Mechanical Control. Traps for adult flies can be useful in stable fly control programs if enough traps are used, they are placed correctly, and they are used both indoors and outdoors. Outdoors, stable flies are attracted to vertical white panels not more than 30 inches above the ground. Once attracted to the trap by a carbon dioxide producing bait, the flies can be trapped with sticky adhesive or killed with an electrocuting grid. One trap should be installed for every 20 to 30 feet of perimeter of fly breeding area. Recommended placement areas include near building entrances, in alleyways, beneath trees, and around animal sleeping areas and manure piles. Indoor fly traps of the ultraviolet light type kill flies with an electrocuting grid or trap them inside an inverted cone. One trap should be used for every 30 feet of wall.
Biological Control. The use of biological control agents in fly management programs is still at a relatively early stage. At present, parasitic wasps are the most widely used biological control agents for stable flies. A highly recommended parasitic wasp for livestock operations in the northeast is the species Muscidafurax raptor. Other species commonly sold through farm magazines have proven ineffective in some cases.
In addition to the parasites that occur naturally in a manure ecosystem, populations can be augmented by periodic releases of wasps purchased from a commercial insectary. Because stable fly populations develop twice as fast as parasite populations, without supplemental releases there is a lag time of several weeks between numbers of flies and numbers of parasites. An early-season augmentative parasite release program can greatly increase the population of parasites.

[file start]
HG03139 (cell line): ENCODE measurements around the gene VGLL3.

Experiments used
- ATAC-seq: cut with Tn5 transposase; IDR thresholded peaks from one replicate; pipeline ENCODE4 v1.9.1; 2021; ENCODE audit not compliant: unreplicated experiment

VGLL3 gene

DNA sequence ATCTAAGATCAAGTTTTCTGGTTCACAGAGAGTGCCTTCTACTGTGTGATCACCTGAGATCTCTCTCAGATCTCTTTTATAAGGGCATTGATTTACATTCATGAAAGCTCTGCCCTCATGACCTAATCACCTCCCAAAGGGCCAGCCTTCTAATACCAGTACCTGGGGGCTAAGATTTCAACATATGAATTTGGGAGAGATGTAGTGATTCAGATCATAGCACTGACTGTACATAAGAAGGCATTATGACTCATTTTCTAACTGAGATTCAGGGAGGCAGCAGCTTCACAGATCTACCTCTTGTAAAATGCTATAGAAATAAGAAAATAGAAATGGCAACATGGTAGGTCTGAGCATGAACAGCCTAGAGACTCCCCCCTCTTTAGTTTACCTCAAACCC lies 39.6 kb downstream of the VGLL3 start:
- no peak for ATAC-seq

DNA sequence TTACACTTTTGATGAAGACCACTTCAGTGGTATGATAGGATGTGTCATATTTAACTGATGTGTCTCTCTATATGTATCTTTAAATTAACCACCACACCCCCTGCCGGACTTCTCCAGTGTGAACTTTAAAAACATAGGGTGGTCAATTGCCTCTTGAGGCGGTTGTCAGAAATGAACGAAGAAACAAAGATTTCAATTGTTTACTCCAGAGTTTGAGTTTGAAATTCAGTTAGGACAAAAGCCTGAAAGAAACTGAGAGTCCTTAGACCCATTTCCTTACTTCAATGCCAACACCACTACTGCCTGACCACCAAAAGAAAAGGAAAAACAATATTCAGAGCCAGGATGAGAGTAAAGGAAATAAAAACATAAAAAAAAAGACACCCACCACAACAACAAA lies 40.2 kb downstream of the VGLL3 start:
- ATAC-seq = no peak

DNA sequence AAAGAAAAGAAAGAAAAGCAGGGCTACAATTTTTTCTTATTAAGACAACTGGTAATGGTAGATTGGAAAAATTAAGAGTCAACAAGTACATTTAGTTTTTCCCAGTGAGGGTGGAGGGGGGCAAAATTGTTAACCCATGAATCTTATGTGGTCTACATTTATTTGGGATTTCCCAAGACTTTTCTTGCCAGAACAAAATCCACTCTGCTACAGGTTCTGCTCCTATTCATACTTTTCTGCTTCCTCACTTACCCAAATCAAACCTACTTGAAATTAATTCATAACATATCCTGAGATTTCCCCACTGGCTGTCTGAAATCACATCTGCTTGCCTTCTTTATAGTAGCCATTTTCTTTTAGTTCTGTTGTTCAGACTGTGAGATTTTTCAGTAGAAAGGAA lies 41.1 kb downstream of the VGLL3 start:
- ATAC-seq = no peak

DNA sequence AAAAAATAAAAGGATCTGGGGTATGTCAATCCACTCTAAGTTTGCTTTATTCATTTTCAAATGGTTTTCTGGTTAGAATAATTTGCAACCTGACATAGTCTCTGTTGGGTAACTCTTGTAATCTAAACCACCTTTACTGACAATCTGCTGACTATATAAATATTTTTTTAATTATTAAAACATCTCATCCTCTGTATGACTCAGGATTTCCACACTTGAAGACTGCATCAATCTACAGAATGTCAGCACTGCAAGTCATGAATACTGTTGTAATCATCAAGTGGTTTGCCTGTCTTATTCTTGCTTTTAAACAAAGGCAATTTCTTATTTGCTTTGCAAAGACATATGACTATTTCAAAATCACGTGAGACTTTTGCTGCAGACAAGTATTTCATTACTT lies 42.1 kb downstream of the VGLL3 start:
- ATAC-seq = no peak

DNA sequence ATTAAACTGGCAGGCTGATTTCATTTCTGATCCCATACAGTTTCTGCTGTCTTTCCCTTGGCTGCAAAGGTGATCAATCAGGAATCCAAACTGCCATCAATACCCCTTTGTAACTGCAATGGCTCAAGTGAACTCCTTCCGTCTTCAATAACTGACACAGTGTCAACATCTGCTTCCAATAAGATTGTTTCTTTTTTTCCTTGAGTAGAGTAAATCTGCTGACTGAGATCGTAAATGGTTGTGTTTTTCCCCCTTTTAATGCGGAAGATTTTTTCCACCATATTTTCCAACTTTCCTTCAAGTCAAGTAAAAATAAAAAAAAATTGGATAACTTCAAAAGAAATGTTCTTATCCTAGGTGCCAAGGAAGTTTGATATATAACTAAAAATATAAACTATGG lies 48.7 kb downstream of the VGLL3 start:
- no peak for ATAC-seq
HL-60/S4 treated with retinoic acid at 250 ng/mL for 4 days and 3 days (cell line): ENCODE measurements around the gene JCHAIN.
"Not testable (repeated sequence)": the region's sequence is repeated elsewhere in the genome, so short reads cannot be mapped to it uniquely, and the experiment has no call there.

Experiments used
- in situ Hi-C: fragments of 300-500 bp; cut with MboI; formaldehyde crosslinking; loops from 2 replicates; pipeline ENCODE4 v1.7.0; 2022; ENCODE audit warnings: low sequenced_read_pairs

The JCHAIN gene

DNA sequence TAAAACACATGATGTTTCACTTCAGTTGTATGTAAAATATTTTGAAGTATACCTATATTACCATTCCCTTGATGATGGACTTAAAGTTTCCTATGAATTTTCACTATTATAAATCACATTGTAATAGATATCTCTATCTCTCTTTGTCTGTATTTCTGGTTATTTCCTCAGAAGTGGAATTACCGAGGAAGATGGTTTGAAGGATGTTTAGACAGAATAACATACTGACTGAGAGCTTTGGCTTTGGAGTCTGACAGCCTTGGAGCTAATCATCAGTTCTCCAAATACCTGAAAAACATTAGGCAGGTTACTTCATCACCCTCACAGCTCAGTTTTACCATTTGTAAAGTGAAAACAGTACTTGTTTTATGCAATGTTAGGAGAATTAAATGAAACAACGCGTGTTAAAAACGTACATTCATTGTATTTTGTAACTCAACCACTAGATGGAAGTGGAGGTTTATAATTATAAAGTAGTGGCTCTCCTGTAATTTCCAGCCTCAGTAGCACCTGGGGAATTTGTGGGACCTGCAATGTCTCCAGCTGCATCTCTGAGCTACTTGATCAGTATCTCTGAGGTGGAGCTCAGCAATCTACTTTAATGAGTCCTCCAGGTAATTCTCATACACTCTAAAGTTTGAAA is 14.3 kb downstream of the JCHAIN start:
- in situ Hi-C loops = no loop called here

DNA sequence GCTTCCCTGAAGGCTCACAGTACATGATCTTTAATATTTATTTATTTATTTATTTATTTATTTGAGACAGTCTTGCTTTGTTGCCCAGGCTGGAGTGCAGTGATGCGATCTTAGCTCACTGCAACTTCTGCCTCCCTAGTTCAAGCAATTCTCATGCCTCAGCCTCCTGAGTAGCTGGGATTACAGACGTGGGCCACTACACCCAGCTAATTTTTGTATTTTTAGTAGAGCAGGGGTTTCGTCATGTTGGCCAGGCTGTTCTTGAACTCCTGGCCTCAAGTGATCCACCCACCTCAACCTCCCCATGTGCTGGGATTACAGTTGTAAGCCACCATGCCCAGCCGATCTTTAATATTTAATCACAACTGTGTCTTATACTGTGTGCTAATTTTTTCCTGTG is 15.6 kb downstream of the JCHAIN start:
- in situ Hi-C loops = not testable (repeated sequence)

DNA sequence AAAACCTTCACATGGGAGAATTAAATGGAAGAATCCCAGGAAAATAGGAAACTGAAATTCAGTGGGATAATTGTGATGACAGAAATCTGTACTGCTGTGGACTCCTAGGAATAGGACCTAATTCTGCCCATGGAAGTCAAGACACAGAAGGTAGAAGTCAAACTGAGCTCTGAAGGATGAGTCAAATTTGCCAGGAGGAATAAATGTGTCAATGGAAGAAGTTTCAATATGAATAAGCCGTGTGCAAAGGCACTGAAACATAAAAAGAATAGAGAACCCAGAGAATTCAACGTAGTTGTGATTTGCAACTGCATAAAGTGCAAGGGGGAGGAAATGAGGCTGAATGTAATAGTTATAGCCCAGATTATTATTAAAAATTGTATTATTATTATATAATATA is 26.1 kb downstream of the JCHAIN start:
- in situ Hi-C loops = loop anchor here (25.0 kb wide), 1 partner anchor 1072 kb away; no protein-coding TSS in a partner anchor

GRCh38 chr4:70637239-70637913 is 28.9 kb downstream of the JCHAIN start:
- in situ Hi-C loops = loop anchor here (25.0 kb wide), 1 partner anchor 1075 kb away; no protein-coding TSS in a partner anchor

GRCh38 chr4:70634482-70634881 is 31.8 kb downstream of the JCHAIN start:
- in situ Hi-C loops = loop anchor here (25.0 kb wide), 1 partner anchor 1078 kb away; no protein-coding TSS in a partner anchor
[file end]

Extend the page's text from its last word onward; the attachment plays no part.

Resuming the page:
A parasite release program should begin in mid- to late May and continue through August. Research suggests that weekly releases of 200 parasites per cow can provide effective control. Using this number, the average cost per cow for the parasites is 26 cents per week or between $2.60 and $4.70 for an entire season. The cost of the parasites normally is more than offset by savings in traditional insecticides. Since each farm is different, however, the actual number used may require adjustment to be both effective and affordable.
Parasitic wasps should not be used as the sole method of control. Their use should be combined with a program of manure management and trapping. If it becomes necessary to include the use of insecticides into a management program, only products that are not harmful to the parasites, such as baits and pyrethrin space sprays should be used.
Programs and activities offered by the West Virginia University Extension Service are available to all persons without regard to race, color, sex, disability, religion, age or national origin. Issued in furtherance of Cooperative Extension Work, Acts of Congress of May 8 and June 30, 1914, in cooperation with the U.S. Department of Agriculture. Charles Morris, Interim Director, Cooperative Extension Service, West Virginia University.